Another blunder that happens from time to time is accidentally forgetting either test or development dependencies that are along for the ride. Always make sure that when you build your image that is going to production, you remove any development or test libraries or data before shipping the image. Development and test libraries especially have a lot of known issues that may not be a problem locally, but can unnecessarily expose you to some harmful attacks. Mitigating this kind of exposure is as easy as preventing this kind of data or libraries from leaking into your production environment.
Ensuring a secure runtime
Now your containers are ready, and you have ensured that this is the software you want to run. Let's concentrate now on actually running the software. One of the first things to get right in a container environment is isolating everything correctly. That means having good network policies in place to ensure known containers are talking to known endpoints. Maybe even going as far as ensuring that you follow a zero trust policy. Being aware of how and where your network data flows is critical to detecting threats before they become serious problems.
Some low-hanging fruit to start with are your secrets. Ensure that those secrets are not in plain text configuration files, but are actually using the orchestrator's secret mechanism. Ensuring that those secrets are actually stored as a file on the running container instead of environment variables is also important. This way, if an attacker did break out of the container, they couldn't just find your secrets in environment variables. Instead, they would need to find the file source. Again, this is a way to slow down an attacker and make them work for the important information in your system instead of just handing it to them.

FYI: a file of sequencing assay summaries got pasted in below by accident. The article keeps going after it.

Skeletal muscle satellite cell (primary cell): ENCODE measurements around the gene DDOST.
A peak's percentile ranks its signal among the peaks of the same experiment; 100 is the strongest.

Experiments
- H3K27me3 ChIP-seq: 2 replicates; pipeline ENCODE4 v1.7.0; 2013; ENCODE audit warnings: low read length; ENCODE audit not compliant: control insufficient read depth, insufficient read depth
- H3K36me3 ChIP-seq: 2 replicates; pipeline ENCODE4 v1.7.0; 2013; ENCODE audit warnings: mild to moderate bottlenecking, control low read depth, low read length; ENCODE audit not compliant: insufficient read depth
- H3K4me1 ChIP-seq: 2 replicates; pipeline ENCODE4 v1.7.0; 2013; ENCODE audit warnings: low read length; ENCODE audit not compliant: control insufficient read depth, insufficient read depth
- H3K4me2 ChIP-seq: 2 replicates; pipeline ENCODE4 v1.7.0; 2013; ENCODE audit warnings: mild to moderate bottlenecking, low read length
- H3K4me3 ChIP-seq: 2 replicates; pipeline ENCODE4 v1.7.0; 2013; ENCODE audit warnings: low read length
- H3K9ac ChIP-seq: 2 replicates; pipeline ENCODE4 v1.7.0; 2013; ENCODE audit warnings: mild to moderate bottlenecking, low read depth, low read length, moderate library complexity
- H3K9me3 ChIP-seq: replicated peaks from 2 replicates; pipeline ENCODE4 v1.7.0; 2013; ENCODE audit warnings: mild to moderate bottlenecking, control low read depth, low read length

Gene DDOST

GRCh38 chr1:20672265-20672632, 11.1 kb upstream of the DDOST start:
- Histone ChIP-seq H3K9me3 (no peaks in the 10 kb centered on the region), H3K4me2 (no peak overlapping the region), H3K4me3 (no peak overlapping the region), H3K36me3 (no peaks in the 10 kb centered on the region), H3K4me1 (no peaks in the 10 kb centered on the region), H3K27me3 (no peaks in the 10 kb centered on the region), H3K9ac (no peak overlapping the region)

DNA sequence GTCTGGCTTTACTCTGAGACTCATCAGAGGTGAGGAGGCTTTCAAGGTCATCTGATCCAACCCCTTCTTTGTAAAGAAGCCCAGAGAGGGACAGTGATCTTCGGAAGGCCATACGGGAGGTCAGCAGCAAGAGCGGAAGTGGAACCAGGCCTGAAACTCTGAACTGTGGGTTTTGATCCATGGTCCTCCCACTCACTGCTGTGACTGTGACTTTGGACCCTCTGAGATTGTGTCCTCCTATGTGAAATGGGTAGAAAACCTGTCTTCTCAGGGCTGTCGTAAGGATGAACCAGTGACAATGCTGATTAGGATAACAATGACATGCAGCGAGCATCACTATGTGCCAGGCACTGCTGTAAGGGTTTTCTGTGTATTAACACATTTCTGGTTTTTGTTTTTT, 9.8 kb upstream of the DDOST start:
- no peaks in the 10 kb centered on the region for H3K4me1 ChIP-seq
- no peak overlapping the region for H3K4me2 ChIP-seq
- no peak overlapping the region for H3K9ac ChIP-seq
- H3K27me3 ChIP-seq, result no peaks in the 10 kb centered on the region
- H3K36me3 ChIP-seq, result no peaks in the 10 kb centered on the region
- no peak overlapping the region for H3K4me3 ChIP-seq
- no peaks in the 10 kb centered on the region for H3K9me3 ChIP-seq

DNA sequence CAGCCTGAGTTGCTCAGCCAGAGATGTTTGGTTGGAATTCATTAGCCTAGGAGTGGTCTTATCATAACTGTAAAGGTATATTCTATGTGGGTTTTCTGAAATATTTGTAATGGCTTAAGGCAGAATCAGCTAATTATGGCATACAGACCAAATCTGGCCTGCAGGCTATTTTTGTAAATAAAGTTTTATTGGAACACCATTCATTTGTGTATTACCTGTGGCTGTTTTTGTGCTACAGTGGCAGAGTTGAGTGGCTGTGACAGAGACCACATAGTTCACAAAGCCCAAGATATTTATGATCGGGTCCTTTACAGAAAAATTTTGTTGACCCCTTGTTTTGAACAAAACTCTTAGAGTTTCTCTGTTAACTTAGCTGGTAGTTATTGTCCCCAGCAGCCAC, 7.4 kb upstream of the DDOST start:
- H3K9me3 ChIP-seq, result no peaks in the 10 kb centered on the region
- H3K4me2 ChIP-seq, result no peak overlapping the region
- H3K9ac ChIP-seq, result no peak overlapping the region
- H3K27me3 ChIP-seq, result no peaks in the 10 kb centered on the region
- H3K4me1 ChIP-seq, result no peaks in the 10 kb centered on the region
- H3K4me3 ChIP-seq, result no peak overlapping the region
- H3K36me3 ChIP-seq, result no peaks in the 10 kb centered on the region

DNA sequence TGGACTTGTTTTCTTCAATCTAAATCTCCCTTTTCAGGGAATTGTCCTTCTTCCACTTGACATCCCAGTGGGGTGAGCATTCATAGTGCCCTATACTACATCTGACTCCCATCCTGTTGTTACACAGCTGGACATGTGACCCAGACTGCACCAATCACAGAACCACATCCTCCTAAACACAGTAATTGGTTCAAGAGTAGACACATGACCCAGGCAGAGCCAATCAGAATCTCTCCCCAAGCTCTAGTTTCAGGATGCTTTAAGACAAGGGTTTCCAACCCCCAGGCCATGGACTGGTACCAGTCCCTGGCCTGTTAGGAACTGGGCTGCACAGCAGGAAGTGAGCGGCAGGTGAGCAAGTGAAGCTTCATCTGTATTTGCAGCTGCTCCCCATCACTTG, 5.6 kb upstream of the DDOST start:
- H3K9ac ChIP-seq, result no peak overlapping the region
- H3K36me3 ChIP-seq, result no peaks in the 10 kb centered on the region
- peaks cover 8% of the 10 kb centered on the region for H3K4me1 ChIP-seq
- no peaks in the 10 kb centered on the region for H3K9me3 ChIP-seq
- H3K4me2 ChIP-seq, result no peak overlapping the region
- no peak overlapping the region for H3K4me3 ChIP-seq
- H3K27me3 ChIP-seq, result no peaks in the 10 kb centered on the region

The next thing to look at is locking down root on containers. This ensures that if a container is compromised, they can't escape your container and actually take over the machine that the container runs on. Being very careful of your container's privileges is a great way to limit an attacker's ability to gain control of anything.
Follow good security policies
Next, ensure that you follow good security policies for your container orchestrator. The U.S. military recommends how to secure your Kubernetes cluster and has good practices to follow. For instance, on top of running as non-root, they also recommend:
- Ensuring that you have an immutable file system
- Encrypting your etcd database
- Creating an explicit network deny policy
- Enabling audit logging
This list is just a start. There are many different guides on how to harden your container orchestrator. Some from the government, some from private companies. Try and review a few to get an overview of what are good practices to keep your orchestrator secure.
With all of these considerations it is important to find tools to ensure that everything is secure as you build your system. There are tools to watch over everything that goes into the system and alert you when you need to take action. Getting these kinds of tools early on can help you pinpoint changes that introduce problems to address. However, if your system is already mature, tools can help you inventory problems. They can also help you figure out what needs to be fixed now rather than later.Other tools that help you continuously monitor your containers as they run inside of your system are also important. Finding anomalies or new, unexpected behaviors creates an early detect ion system. This ensures that the sooner you spot attacks, the better the outcome will be for you and your customers.
Sonatype has a good offering of container security tools to look at if you are starting from square one, or even if you are trying to augment your existing tools.
I hope this blog post has given you a helpful understanding of what container security means and how to boost the security of your containers. Securing your containers isn't frightening, it's all about understanding the risks.
As with all risks, there are ways to mitigate them. Hopefully this blog post demonstrates some of the risks, and how they can be mitigated.
Use tools to help with this mitigation. They can help out and ensure that your system is secure from the beginning or even if your system is mature, taking an inventory of what is going on. It is always good to ensure that you have the right tools in the right places to get you where you need to be.